Oh boy! Over a week before Halloween and ALREADY the shelves in the 99-Cent store are stuffed with Christmas glitz. Stores roll out their Christmas goodies earlier every year, but this — with Thanksgiving more than a month away — is Crazyville. Or so I think till a little research informs me that 40% of consumers now begin their Christmas purchases before Halloween. And some stores are even starting to load their shelves with holiday merchandise as early as September. So both consumers and stores appear to be jumping the Christmas gun together. Consumers, to spread their purchases out over a longer period of time and stores because holiday sales can represent 25 to 40% of their yearly figures and make or break them.
And just how wide are American wallets predicted to open this Christmas? Optimistically the National Retail Federation expects sales to rise nearly 2.8%. Retail consultant Howard Davidowitz predicts a paltry 1% sales increase (along with a “lousy” Christmas). A Reuters survey, however, is an even bigger wet blanket, concluding that 27% of Americans plan to spend even less this year than last.
Along with familiar retail tricks to get shoppers to cough up holiday cash — like 50% off signs, door buster deals (comprising 4 or 5 items to keep it legal), holiday scents (cinnamon and roasting chestnuts) and free sample Christmas cookies — music tempo is crucial too. To encourage bigger spending, stores have to play music with a fairly sedate tempo. If the tempo has too much zip, customers will pick up their pace, sail past the merchandise and out the doors. Another customer no-no is something called the “butt brush” factor. Meaning if shoppers sense their personal space is invaded, they will leave the store, no matter how enthralled they might be with the merchandise.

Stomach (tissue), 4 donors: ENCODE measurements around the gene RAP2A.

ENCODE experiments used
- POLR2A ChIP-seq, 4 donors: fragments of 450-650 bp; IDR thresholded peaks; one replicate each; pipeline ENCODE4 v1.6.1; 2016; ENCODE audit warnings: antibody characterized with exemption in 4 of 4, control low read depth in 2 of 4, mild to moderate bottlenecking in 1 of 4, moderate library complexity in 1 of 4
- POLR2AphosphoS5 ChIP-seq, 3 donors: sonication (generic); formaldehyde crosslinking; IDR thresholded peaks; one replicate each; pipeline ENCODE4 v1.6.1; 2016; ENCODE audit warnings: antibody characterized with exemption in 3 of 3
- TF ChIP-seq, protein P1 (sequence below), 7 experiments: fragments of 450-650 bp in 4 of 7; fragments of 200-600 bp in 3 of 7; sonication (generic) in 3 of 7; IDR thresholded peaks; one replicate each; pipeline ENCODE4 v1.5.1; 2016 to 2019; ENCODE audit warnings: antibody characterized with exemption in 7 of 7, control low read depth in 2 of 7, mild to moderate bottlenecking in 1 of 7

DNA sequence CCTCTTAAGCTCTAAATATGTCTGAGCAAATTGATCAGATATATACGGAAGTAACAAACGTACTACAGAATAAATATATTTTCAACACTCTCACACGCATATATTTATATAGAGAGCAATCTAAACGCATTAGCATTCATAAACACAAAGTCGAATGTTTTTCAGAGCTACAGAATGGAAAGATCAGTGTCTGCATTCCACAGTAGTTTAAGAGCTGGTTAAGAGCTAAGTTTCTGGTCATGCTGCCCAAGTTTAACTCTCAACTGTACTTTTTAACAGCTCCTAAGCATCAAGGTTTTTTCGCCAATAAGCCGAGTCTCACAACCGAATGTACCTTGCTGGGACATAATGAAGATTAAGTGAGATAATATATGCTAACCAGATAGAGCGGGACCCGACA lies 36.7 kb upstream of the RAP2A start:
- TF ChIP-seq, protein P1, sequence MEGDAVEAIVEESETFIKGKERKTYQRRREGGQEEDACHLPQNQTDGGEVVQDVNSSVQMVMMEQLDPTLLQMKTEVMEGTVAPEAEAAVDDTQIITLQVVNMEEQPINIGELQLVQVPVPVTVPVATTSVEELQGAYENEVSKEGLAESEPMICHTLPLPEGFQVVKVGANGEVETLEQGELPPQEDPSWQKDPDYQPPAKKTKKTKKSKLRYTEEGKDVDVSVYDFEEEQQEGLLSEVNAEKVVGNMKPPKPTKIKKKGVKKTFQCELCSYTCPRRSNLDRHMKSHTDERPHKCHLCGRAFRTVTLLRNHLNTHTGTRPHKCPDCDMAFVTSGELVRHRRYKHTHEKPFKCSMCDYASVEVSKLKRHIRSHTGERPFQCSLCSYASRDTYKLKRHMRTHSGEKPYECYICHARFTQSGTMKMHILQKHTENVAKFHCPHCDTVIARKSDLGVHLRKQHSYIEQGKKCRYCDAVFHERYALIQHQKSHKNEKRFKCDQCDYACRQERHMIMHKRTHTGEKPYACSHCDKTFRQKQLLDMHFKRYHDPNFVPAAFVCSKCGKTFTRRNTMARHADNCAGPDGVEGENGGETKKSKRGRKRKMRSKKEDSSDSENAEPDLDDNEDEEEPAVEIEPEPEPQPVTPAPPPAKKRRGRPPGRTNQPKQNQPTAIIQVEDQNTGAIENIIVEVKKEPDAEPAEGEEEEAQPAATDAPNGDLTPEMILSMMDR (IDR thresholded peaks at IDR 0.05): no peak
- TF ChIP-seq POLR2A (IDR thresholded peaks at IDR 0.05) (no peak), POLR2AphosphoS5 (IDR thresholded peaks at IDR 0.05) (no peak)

Think Black Friday has the best holiday deals? Think again. It has the best foot traffic, true, but because of the recession, stores will be offering deep discounts throughout the season, especially on the Sat before Christmas and, for Internet shoppers, on Cyber Monday, the Monday after Thanksgiving.
For many shoppers, Black Friday has become a family tradition. For them, standing outside stores in the bitter cold at 4:30 am is an eagerly anticipated social ritual (hard to fathom, but true). In 2008 that eagerness and competitive compulsion to save money boiled over when a Wal-Mart employee opened the door to surging crowds and was trampled to death. And among last year’s reports of violence on Black Friday, a Wisconsin woman not only had the nerve to cut in line, but further compounded her aggression by whipping out a gun and threatening other customers (don’t mess with a woman on a freezing, middle-of-the-night money saving mission).
My own Christmas shopping has become ever more simplified. Years ago, I cut out the holiday card hoopla and now shop for fairly modest gifts online or in my own neighborhood. How about you?
More on Christmas:
- Are You a High Roller Holiday Spender?
- Christmas Quotes with Zing
- Christmas Cookies – Healthy, Gluten Free and Beloved Classics
- Christmas Lights NYC